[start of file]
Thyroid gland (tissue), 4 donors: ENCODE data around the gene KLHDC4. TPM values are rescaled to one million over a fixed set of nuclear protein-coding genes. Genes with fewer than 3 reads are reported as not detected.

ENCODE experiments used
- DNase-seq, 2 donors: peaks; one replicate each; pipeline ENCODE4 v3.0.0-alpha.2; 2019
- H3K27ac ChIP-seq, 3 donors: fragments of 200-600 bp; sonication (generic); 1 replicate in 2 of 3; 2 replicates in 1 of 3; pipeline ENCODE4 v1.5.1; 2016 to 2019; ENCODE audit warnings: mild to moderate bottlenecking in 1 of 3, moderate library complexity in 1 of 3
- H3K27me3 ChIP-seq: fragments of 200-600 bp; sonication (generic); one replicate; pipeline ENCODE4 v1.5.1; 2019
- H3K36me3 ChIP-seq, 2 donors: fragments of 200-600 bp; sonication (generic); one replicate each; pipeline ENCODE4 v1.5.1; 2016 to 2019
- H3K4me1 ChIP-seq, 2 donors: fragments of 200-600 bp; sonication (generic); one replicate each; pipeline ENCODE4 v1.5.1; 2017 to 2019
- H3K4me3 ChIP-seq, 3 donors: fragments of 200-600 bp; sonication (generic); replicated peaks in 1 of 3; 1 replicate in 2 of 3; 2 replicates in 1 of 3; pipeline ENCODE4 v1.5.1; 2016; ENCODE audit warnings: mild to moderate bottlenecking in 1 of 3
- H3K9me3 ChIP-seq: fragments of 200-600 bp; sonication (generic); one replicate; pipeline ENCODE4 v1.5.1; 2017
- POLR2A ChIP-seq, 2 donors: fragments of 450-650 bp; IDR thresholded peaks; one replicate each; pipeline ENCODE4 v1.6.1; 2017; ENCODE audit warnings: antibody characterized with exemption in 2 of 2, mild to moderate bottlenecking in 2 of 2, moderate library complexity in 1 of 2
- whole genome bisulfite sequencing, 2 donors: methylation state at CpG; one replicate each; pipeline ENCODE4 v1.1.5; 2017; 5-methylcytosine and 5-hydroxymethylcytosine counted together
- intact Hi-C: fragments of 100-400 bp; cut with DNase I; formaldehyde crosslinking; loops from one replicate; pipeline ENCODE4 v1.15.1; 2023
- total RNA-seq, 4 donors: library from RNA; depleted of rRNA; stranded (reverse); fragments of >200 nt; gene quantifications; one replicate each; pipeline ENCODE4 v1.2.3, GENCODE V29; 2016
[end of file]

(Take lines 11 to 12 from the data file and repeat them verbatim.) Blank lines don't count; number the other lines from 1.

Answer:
- whole genome bisulfite sequencing, 2 donors: methylation state at CpG; one replicate each; pipeline ENCODE4 v1.1.5; 2017; 5-methylcytosine and 5-hydroxymethylcytosine counted together
- intact Hi-C: fragments of 100-400 bp; cut with DNase I; formaldehyde crosslinking; loops from one replicate; pipeline ENCODE4 v1.15.1; 2023